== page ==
Tom Karwin, On Gardening | Mangaves – Santa Cruz Sentinel


Care to your backyard

Gardeners may be divided into people who attempt to bring every year’s new openings for their own collections, and people who rely upon the familiar, attempted –and–authentic varieties of standard gardens.

I lean toward Group Two, since the hybridizers’ brand new promotions frequently look like just minor improvements of older favorites, or are bad actors, or possess novelty value compared to lasting appeal.

Still, a substantial new plant can draw attention. Today’s column concentrates on Mangaves, that are crosses of Agave and Manfreda, two plants at the big Asparagus household (Asparagaceae).

Mangave ‘Purple People Eater’, a vigorous grower, has beautifully speckled purple leaves. This specimen has some foliage damage caused by the recent breakup of pups, but it is going to shortly create new leaves. (Tom Karwin — Contributed)

Agave and Manfreda plants have different habitats and generally grow apart from one another, but in the 1990s a pure hybrid was made. Plant hunters from the Yucca-Do Nursery in Texas gathered and climbed Manfreda seeds in Mexico and found that two of the seedlings were markedly distinct. They reasoned they needed a intergeneric hybrid of Agave celsii and Manfreda variegata and they introduced the brand new plant in 2004 as Mangave ‘Macho Mocha’.

This launch was only 15 decades back, which can be an eye-blink from the context of botanical development. Hybridizer Hans Hansen of Walters Gardens, in Michigan, started hybridizing new cultivars to unite the attributes of various species of Agaves and Manfredas. These plants, both indigenous to Mexico, was considered different genera, however, taxonomists have recently decided they are both correctly contained within the Agave genus.

While person cultivars, known jointly as “x Manfreda,” may be quite distinct, they generally discuss these traits, compare with Agaves:

• Grow much faster.
• Lack terminal and marginal spines.
• Tolerate both drought and over-irrigation.
• Tend to be cold-hardy.
• Have softer, more brittle leaves.

More important characteristics: Mangaves are polycarpic (produce multiple generations of flowers and seeds) while Agaves are monocarpic (die after flowering).

Mangaves tend to produce many offsets (“pups”); some Agaves produce multiple offsets and others produce none.

Like Agaves, Mangaves can be vulnerable to the dreaded snails and Agave Snout Weevils.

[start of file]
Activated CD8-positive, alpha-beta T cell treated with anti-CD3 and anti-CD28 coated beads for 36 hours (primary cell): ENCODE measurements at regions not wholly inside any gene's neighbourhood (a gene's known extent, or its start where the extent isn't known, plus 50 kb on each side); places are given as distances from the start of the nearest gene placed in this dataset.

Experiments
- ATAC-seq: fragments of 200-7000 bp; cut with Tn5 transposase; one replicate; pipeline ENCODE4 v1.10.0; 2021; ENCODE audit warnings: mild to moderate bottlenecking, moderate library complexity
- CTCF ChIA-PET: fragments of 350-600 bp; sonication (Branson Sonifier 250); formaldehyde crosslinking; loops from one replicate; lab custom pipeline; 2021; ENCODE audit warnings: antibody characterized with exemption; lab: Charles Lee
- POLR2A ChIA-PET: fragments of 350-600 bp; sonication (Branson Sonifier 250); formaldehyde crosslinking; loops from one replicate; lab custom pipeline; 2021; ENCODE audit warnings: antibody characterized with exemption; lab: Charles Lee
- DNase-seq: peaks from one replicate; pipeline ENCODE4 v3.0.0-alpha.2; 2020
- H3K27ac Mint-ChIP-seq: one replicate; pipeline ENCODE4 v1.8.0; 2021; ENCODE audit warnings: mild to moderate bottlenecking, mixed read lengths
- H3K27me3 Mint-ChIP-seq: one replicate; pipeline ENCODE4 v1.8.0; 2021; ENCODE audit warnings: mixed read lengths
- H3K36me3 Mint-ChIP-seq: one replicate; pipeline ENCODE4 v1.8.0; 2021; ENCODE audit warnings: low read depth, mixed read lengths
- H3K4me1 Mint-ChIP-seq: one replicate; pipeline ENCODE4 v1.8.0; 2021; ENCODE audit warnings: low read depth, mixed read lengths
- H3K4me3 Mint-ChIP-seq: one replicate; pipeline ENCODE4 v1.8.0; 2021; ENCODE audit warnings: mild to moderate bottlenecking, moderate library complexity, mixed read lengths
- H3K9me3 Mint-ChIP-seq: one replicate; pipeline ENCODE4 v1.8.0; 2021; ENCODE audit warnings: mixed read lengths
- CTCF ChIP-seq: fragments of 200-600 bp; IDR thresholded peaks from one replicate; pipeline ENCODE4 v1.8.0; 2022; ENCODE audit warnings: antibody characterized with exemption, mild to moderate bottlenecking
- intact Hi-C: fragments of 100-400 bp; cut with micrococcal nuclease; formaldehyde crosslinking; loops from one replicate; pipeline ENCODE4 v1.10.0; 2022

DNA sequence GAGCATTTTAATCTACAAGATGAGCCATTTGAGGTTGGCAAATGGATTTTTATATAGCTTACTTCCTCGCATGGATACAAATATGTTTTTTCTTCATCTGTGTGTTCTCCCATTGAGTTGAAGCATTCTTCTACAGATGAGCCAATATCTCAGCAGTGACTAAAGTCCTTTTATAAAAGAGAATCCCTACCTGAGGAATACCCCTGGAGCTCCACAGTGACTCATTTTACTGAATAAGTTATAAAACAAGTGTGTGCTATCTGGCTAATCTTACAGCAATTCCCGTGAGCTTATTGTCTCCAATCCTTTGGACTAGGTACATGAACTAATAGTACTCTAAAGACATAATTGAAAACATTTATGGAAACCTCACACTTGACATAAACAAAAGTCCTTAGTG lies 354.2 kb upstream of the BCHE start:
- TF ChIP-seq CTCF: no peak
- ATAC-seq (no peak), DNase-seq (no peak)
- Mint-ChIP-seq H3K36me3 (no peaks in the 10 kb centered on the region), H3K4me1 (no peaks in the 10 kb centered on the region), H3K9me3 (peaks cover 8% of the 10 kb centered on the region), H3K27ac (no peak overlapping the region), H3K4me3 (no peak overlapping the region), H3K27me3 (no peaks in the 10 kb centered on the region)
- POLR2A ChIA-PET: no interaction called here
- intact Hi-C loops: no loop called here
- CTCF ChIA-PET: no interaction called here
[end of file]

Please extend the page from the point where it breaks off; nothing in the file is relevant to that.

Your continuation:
Mangaves are available in a range of sizes, a few cultivars as small as 1 foot by x 2 feet and larger ones up to 3 feet by 6 feet in diameter. The smaller varieties may be grown successfully in large pots, which help to protect them from snails, but this larger ones prefer greater space for root development provided by in-ground cultivation. It depends upon the cultivar and garden conditions, so experiment with both approaches.

While we are still in the early years of Mangave development, we already have an impressive gallery of hybrids. Check the links below. We can anticipate numerous cultivars with fascinating colors, leave structures, fragrances, vigor, and hardiness. Hybridizers are exploring new crosses among 270 species of Agave, Manfreda and Polianthes (all now included within the Agave genus).

This can be a little bewildering, but for gardeners the bottom line is access to a new and rapidly evolving group of succulent plants that have begun appearing in local garden centers. Mangaves are easy to grow and develop their most attractive colors under full sun exposure. Some cultivars could become burned under harsh sunlight, but the moderate Monterey Bay area rarely has such intense conditions.

Advance your gardening knowledge

Here are links to online information about Mangaves. Explore the lists and galleries of the growing variety of cultivars on the market. In each case, browse to the named website and search for “Mangave.” Some of these are retail mail-order suppliers; others are wholesalers that might serve your local garden center.

• Plants Delights Nursery
• Walters Gardens
• Mountain Crest Gardens
• San Marcos Growers
• Debra Lee Baldwin

The California Cactus & Succulent Society will present “A Oaxacan Adventure” at 10 a.m. Saturday. Greg Starr, horticulturist, nurseryman, author and plant hunter will provide an overview of the cactus and succulents of the Mexican state of Oaxaca. For information and to register for this free webinar, visit

The Ruth Bancroft will present two new webinars:

“Winter-rainfall Aloes, at 10 a.m. Saturday, presented by RBG’s long-time Curator Brian Kemble.
“Gardening in Summer-Dry Climates” at 10 a.m. Feb. 27, presented from noted landscape photographer Saxon Holt.

For inforomation and registration for these fee-based events, visit and click on “Events.”

The Garden Conservancy will present a two-part miniseries, “Cultural Bridge: Gardens as Community Connectors,” on March 4 and March 11. These webinars will present “leading experts who are leveraging the power of gardens to transform the world.” For information on these fee-based events, visit and click on “Education.”

Enrich your gardening days

When you are feeling adventuresome as a gardener, check out Mangaves online or at your local backyard center and consider adding one or more to your landscape. They could fit in nicely and provide unusual companions for your other plants. Given their variety old leaf color and shapes, Mangaves also welcome creative pairings with plant containers.

Enjoy gardening as exploration!

Tom Karwin is past president of Friends of the UC Santa Cruz Arboretum, Monterey Bay Area Cactus & Succulent Society, and Monterey Bay Iris Society, and some Lifetime UC Master Gardener (Certified 1999–2009). He is now a board member and garden coach for this Santa Cruz Hostel Society. To view daily photos from his garden, To search an archive of previous On Gardening columns, see

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